Written by: Tim Bousquet
Halifax has recently introduced a law requiring all trucks owned by the city or working for the city to feature side guards, a potentially life saving modification to trucks that prevent something called "right hook" deaths. Below are two incidents, and the reasoning why some in the industry are opposing these measures.
On Monday, November 17, 2008, 27-year-old Jaclyn Hennessey left the Tim Horton’s on Barrington Street (now a Starbucks) and was walking quickly southward, across Sackville Street, trying to beat the changing light. Just then, a dump truck driver was turning right from Barrington Street onto Sackville Street, apparently also trying to beat the light. Hennessey was pulled beneath the wheels of the truck, and crushed to death.
On Wednesday, May 21, 2014, Johanna Dean, 30 years old, was riding her bicycle north on Windmill Road in Dartmouth. Just as she was crossing the intersection of Albro Lake Road, a truck driver driving the same direction made a right hand turn onto Albro Lake Road. Dean was knocked off her bike and pulled under the wheels of the truck, and crushed to death.
These are the two local incidents most clearly identified as “right hook” deaths — when trucks turn into pedestrians or cyclists — but there have been others. Right hooks happen with cars, too, but in those cases, at least the person being struck is knocked away from the vehicle. When a truck hits a pedestrian or cyclist, however, because the vehicle is so high the struck person is pulled between the wheels and the truck drives right over them.
The solution is to place side guards on trucks, so anyone struck is pushed away. Side guards save lives.
As Examiner transportation columnist Erica Butler reported in March 2016:
Side guards are mandatory in Europe and Japan. The US National Transportation Safety Board has twice recommended they become national policy. In the UK where they’ve been mandatory since 1986, there are now 61 per cent fewer cyclist fatalities in side collisions with trucks.
Butler was writing about the issue because the Halifax council’s Transportation Committee was then taking up the issue. Staff had recommended against requiring them, but committee members pushed back. It’s taken two years, but the committee is now trying to move forward with a motion about side guards.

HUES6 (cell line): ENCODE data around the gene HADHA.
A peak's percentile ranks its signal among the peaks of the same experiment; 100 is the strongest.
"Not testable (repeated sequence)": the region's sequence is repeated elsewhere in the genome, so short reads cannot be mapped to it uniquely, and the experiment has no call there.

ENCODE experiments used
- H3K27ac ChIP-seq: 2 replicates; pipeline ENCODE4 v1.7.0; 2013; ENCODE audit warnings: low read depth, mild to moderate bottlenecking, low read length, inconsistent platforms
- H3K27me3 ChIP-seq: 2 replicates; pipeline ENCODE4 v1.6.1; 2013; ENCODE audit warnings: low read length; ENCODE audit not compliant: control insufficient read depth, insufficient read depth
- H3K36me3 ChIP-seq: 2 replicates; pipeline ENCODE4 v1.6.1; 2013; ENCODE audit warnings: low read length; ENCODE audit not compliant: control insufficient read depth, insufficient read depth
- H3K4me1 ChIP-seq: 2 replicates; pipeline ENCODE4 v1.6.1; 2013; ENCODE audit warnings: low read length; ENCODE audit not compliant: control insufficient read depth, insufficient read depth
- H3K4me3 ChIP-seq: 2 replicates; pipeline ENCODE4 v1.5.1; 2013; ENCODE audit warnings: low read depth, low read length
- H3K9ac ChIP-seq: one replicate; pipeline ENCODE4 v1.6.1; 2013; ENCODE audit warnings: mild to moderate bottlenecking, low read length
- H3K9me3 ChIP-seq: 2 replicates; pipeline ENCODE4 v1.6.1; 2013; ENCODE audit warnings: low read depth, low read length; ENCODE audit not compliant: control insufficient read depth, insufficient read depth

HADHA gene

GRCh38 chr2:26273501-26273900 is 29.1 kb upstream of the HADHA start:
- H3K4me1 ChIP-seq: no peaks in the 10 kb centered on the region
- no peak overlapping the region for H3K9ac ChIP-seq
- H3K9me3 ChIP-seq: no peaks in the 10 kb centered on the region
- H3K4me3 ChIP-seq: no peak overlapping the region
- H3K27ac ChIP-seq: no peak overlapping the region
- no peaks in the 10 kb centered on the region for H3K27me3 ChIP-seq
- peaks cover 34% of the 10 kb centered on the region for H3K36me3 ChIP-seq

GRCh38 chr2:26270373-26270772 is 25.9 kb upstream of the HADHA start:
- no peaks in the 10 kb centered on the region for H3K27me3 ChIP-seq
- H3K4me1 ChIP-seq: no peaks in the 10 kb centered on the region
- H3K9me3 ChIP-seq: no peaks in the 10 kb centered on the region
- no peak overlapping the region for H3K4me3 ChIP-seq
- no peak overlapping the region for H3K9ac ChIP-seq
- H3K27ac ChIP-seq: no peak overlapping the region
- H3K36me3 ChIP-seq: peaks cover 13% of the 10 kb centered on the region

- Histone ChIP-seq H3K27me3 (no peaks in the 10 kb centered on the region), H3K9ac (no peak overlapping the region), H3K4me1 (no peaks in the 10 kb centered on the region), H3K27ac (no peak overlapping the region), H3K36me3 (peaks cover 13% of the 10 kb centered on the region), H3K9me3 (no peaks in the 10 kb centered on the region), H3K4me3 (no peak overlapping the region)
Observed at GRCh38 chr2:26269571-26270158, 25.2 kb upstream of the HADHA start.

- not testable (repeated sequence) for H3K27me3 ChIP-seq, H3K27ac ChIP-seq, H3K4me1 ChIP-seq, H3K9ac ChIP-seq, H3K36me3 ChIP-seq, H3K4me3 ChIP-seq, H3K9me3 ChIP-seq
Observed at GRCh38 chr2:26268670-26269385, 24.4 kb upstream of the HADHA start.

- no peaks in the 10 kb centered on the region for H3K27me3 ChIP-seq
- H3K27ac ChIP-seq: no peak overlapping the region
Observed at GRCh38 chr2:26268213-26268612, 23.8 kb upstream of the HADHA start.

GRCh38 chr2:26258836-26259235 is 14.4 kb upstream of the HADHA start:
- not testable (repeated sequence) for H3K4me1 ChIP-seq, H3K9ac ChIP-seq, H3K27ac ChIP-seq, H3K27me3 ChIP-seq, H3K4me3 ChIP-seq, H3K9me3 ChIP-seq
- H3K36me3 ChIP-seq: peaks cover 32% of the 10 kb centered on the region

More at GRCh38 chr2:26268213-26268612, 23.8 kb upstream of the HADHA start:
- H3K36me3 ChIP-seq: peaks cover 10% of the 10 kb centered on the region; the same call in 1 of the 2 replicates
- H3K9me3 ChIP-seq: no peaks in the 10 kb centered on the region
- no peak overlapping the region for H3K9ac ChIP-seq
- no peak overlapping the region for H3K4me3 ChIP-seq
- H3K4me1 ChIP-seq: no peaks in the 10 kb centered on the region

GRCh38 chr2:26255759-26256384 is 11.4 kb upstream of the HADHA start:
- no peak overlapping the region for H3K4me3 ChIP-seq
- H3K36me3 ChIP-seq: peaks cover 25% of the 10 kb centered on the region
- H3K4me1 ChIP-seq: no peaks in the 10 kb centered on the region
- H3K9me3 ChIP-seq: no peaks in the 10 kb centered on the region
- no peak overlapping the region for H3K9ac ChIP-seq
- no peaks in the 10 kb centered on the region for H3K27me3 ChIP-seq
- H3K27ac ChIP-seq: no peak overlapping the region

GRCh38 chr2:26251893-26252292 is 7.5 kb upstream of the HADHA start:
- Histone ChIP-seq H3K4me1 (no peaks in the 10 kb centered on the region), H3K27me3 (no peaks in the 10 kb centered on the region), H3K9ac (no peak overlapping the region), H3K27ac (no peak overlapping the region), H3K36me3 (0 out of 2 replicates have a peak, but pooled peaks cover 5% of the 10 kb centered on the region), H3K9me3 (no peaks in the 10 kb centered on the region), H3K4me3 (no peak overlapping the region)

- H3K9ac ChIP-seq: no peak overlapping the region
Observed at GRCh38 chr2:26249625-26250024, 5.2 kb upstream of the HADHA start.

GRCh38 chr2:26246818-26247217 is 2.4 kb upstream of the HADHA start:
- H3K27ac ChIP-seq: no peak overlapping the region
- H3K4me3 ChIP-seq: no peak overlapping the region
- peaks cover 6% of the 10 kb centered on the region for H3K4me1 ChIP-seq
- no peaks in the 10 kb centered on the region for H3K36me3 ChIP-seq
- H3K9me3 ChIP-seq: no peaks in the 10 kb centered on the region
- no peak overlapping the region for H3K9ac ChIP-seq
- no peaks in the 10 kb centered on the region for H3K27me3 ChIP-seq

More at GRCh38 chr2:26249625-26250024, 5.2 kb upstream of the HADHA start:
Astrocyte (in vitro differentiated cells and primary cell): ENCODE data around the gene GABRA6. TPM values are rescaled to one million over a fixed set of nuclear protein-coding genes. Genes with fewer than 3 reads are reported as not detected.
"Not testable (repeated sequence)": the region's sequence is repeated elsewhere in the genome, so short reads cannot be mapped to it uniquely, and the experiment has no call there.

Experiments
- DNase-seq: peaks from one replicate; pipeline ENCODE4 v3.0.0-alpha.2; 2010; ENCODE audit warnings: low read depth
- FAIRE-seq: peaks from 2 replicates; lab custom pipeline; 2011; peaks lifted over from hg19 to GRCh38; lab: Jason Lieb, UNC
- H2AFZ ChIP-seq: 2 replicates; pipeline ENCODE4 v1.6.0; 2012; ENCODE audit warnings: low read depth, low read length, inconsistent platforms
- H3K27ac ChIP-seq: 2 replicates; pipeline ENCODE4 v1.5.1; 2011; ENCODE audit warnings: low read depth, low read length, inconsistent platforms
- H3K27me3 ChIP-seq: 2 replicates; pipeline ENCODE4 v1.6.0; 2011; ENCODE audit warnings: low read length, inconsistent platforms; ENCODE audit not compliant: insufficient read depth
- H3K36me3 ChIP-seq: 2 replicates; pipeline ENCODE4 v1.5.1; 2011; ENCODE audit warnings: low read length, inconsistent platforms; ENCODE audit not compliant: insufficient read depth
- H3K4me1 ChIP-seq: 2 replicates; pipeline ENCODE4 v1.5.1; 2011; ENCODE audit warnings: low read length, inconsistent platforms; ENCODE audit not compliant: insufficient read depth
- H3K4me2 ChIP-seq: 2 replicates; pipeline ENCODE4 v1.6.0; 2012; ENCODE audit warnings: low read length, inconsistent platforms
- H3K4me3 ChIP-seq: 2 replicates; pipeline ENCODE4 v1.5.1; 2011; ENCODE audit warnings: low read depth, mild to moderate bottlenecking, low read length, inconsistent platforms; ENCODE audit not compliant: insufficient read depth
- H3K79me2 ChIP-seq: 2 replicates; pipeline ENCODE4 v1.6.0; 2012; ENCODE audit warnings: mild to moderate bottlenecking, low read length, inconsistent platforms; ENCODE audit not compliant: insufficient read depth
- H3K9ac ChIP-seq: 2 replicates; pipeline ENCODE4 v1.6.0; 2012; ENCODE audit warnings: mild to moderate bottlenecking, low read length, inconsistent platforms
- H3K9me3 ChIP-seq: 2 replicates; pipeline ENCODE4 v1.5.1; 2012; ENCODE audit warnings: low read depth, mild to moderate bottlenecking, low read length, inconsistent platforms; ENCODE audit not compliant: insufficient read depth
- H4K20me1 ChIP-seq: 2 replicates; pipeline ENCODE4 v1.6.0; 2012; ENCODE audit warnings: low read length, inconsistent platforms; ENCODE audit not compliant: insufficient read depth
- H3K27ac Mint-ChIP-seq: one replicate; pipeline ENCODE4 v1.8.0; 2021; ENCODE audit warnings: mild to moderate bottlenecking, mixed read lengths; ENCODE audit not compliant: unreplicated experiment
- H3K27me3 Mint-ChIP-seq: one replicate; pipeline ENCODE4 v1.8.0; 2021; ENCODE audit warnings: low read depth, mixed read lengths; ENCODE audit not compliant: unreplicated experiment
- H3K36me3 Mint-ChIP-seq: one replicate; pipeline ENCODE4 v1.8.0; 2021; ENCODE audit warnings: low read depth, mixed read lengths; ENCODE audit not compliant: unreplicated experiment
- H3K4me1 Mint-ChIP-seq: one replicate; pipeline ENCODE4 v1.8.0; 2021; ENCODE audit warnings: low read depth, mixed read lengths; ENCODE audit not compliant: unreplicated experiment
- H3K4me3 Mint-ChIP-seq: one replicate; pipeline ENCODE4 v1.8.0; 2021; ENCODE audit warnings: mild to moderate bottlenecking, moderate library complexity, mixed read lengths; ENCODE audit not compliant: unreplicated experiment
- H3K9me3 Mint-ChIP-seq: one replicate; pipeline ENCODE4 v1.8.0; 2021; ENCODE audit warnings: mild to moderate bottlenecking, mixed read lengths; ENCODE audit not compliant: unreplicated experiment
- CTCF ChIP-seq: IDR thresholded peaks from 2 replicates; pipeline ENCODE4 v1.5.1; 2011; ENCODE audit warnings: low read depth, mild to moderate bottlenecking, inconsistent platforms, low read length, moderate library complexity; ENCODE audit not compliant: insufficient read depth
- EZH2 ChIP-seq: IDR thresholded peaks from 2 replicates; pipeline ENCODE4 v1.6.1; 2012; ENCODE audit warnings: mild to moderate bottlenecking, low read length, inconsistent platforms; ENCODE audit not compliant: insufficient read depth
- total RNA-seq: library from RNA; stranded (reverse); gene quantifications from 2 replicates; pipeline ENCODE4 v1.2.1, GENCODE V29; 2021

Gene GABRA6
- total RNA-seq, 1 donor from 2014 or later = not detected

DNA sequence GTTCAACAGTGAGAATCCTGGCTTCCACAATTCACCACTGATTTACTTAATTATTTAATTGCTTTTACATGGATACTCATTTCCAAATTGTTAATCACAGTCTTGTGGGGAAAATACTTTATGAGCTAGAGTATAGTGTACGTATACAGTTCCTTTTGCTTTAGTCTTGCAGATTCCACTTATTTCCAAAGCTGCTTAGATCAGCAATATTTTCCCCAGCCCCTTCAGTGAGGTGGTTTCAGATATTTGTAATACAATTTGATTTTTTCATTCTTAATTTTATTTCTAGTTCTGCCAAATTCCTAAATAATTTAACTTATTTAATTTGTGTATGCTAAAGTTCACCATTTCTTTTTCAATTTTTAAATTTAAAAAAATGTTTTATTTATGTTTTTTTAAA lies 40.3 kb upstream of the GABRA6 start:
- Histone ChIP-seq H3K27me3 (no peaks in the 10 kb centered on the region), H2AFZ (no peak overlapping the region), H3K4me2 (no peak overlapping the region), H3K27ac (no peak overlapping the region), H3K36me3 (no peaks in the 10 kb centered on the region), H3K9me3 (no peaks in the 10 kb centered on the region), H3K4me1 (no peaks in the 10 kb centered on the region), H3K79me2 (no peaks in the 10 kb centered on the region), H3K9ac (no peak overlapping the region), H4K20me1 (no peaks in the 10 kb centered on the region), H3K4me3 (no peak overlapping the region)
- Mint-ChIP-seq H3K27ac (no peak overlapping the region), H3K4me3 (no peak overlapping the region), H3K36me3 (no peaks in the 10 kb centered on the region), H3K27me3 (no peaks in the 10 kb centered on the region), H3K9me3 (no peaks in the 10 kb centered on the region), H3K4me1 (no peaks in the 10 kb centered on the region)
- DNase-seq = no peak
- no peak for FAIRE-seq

The city doesn’t have the legal authority to require them on all trucks operating on city streets, but the committee felt it could at least require side guards on trucks that are bringing or removing material from city-owned properties. It’s a half-measure, but at least it’s something. If trucking firms want city business, they’ll need side guards on their trucks, and then those trucks will have side guards when they’re doing non-city work.
Representatives of the trucking industry, however, will have none of it. Tomorrow, two lawyers will present to the committee, arguing that requiring side guards is too onerous. It simply isn’t worth spending the money to save lives, apparently.
One of the lawyers is Bruce Clarke, of the Buchells law firm, which is representing the Transportation Association of Nova Scotia. Clarke wants unspecified “exemptions” to be written into the requirement.
The other lawyer is William Mahody, of Merrick, Jamieson, Sterns, Washington and Mahody, representing the Nova Scotia Association of Road Builders. Mahody doesn’t say exactly what his beef is, but he wants to talk to the committee about the side guards too.
The hourly rate Clarke and Mahody will charge their clients to show up at the committee meeting would undoubtedly have covered the costs of installing side guards on the trucks that killed Hennessey and Dean. The Transportation Committee meets tomorrow, Thursday, at 1pm at City Hall.